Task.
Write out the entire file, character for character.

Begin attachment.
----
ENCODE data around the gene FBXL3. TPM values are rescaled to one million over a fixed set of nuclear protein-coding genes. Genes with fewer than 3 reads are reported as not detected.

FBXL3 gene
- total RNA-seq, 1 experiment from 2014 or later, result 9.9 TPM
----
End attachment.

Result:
ENCODE data around the gene FBXL3. TPM values are rescaled to one million over a fixed set of nuclear protein-coding genes. Genes with fewer than 3 reads are reported as not detected.

FBXL3 gene
- total RNA-seq, 1 experiment from 2014 or later, result 9.9 TPM